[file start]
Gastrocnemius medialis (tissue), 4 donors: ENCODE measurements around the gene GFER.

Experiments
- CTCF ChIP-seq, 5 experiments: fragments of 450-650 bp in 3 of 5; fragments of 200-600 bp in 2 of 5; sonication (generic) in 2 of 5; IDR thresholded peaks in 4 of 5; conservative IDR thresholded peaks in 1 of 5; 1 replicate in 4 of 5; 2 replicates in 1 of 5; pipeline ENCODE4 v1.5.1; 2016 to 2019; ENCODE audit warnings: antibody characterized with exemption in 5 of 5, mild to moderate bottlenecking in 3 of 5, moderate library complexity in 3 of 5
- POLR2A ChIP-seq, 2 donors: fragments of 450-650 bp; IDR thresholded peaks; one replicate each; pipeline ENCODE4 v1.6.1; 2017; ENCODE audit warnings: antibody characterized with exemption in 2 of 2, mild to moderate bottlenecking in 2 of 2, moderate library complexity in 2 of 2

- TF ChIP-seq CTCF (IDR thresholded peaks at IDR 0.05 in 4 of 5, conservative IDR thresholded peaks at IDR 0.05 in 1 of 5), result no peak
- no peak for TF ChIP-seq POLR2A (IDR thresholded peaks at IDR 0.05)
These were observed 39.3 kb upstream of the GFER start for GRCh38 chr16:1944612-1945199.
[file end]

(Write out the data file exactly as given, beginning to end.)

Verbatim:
Gastrocnemius medialis (tissue), 4 donors: ENCODE measurements around the gene GFER.

Experiments
- CTCF ChIP-seq, 5 experiments: fragments of 450-650 bp in 3 of 5; fragments of 200-600 bp in 2 of 5; sonication (generic) in 2 of 5; IDR thresholded peaks in 4 of 5; conservative IDR thresholded peaks in 1 of 5; 1 replicate in 4 of 5; 2 replicates in 1 of 5; pipeline ENCODE4 v1.5.1; 2016 to 2019; ENCODE audit warnings: antibody characterized with exemption in 5 of 5, mild to moderate bottlenecking in 3 of 5, moderate library complexity in 3 of 5
- POLR2A ChIP-seq, 2 donors: fragments of 450-650 bp; IDR thresholded peaks; one replicate each; pipeline ENCODE4 v1.6.1; 2017; ENCODE audit warnings: antibody characterized with exemption in 2 of 2, mild to moderate bottlenecking in 2 of 2, moderate library complexity in 2 of 2

- TF ChIP-seq CTCF (IDR thresholded peaks at IDR 0.05 in 4 of 5, conservative IDR thresholded peaks at IDR 0.05 in 1 of 5), result no peak
- no peak for TF ChIP-seq POLR2A (IDR thresholded peaks at IDR 0.05)
These were observed 39.3 kb upstream of the GFER start for GRCh38 chr16:1944612-1945199.